• Thank you for posting this! As a black woman [and yes I say it’s ok to call me black-eyed though I’m brown- amd not African American because I’m not “African american” I’ve never when been to Africa] married to a white man, it’s not easy. In 2014 – nearly 2015- the stares are palpable, and people look are you quit disdain
    You wouldn’t believe the amount of people who “whisper” under their breath loudly enough for you to hear their opinions on your relationship. Or who stare at you like “what is that black woman doing with that screaming white child [as my family is mixed and she seems to have inherited 100% of the genes from my Portuguese great grandparents amd my husband and looks nothing like me]? Should I call the police?” It’s awful amd that’s just the beginning of it. I often tell people that race is a construct of the enemy. That we are all one race and related to Noah, just a few generations removed. I think when God’s people are united and living in harmony the demons in hell panic.
    Thank you again, blessings on your day
    IN Christ,

  • So glad you penned this pressing God given message. It’s courageous and very necessary to tackle these “still but shouldn’t be” taboo issues within the body of Christ. Thanks Dannah!!!

  • I agree with your article, the Bible references and all of that – but their children suffer. I know a few people who are bi-racial and hearing about what they have experienced is heartbreaking. I used to work with a woman whose mother was white and her biological father was black. Her parents divorced when she was a baby and her mother remarried a white doctor. Her and her older brother grew up with the doctor as the only father they ever knew. They both looked more black than white – and lived in an upper-class white community. They had no friends in school – people were polite but not friends with them. She grew up to be a strikingly beautiful woman and had problems with all relationships. She had a black boyfriend who was a professional basketball player – he was traded to another team and never told her, he just left with no goodbye. She didn’t understand that she was a groupie. Then, she had a white boyfriend who wouldn’t introduce her to his family. I lost touch with her but my heart just broke for her.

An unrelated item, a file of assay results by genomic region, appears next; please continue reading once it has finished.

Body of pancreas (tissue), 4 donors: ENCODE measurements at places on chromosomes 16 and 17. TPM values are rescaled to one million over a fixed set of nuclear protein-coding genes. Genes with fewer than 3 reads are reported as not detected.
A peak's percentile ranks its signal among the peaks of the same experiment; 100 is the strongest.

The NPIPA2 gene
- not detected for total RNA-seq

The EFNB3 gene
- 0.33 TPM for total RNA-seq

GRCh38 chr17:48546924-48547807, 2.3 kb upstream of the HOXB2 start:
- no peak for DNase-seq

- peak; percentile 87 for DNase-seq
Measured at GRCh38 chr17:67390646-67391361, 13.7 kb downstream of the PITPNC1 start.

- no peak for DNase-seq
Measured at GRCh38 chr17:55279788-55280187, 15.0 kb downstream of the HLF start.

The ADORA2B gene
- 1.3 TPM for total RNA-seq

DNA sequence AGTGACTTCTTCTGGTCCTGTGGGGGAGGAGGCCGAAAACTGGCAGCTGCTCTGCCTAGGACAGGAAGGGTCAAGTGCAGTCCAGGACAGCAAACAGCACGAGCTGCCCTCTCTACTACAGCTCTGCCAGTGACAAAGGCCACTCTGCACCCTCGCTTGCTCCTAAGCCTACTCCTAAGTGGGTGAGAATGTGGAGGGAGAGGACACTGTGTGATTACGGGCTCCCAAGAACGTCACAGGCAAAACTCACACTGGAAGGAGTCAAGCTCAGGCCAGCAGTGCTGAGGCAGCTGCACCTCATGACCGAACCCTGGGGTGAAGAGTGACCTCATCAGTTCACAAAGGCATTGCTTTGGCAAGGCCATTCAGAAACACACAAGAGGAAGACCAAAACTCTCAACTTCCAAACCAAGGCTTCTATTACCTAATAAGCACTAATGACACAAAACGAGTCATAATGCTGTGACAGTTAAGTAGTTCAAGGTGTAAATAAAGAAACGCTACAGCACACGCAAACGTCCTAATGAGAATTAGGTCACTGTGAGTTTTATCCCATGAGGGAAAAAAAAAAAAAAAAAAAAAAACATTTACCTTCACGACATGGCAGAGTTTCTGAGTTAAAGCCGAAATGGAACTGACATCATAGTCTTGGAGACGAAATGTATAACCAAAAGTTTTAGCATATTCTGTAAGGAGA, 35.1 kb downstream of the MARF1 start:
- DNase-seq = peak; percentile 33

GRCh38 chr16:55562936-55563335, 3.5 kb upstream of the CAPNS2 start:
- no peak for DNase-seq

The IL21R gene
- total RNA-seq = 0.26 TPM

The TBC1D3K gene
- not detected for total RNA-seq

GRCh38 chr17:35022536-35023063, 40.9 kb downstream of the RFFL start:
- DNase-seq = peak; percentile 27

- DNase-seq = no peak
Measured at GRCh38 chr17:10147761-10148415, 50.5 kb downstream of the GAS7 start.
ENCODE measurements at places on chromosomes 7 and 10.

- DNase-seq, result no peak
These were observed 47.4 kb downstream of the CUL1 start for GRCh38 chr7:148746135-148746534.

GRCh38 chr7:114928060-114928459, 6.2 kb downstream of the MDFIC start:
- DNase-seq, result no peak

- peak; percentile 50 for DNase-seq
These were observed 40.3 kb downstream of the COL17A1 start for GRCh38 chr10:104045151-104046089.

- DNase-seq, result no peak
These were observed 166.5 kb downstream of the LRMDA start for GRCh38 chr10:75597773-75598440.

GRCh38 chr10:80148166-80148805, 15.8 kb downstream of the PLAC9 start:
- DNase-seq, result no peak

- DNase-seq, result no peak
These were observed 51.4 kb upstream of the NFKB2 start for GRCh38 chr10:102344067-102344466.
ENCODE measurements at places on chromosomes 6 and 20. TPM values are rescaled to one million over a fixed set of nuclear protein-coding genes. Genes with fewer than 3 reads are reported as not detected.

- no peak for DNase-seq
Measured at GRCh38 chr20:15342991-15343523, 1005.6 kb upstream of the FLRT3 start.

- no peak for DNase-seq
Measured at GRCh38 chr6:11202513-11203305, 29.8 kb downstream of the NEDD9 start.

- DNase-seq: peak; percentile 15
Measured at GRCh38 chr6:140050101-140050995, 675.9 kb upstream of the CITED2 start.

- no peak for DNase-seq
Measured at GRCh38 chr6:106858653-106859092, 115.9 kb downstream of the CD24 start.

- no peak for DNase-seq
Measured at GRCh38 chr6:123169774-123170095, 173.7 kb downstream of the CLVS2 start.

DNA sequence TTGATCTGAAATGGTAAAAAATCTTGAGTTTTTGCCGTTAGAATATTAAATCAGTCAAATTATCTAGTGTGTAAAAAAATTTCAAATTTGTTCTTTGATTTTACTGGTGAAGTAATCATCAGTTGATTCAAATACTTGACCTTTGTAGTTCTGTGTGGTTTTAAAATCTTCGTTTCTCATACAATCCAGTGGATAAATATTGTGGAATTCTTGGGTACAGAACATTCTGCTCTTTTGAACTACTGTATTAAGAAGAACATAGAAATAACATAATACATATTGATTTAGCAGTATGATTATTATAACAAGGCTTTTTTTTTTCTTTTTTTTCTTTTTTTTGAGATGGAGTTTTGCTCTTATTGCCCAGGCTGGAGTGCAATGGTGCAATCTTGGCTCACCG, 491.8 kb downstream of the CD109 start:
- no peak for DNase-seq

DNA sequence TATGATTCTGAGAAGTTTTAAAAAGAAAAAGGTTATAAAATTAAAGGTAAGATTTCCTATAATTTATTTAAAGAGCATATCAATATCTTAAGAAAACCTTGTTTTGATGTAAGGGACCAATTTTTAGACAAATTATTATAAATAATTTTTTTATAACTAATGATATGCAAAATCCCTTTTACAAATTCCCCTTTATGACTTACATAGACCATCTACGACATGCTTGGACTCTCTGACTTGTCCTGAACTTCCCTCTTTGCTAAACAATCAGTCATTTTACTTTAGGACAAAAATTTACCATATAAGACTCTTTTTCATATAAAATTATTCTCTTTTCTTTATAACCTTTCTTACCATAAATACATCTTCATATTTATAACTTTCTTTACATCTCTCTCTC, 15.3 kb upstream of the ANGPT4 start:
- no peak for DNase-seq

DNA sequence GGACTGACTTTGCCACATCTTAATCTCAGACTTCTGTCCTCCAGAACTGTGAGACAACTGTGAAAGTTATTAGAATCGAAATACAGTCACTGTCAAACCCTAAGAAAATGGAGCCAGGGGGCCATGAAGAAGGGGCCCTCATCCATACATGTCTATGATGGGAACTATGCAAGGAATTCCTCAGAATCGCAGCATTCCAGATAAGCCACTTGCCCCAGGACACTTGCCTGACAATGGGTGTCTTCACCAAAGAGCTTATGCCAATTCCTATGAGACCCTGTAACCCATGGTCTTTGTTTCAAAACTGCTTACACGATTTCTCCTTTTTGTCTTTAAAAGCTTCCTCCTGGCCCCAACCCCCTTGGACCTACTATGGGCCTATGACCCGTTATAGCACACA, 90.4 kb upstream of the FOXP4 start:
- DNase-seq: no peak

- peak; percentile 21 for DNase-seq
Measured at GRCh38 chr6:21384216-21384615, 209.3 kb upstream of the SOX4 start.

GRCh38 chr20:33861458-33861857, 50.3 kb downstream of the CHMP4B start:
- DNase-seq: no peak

I have met other bi-racial who have similar problems. We live in a racist world and the children suffer.

  • Hi, thanks for doing this and standing up for what sounds like such a terrible wrong issue! I personally haven’t seen the stares or whispers round here much, but then I’m in the UK and here I don’t honestly see loads of coloured (sorry for that expression, I don’t mean to be rude!) people around! So, I am sorry to hear about this and see no reason why people should be so judgemental – I personally think children who are from both a white and a coloured parent are adorable, because they seem to always look just the cutest! And I see nothing wrong with it, cos as you said, we are all one in God’s sight! Bless you sister, for stating your views and what the Bible says so clearly! x

    • Jessie…I think your heart is in the right place but some of your words might not be the best choice. I waited a long time to moderate your comment because part of me wanted to protect both you (from what could be construed as hateful reactions) and those who have to read this (from your insensitivity). I find it inappropriate to use the word “coloured”. You even said “Sorry for that expression, I don’t mean to be rude!” Let me suggest that the fact that you wrote that sentence is evidence that you knew the word was inappropriate. The next time you should self-monitor and use a better word. Something like “I don’t honestly see a lot of racial diversity in my culture.” I hope this helps you move forward because it seems like your heart is sweet as pie. Just be wise with your words.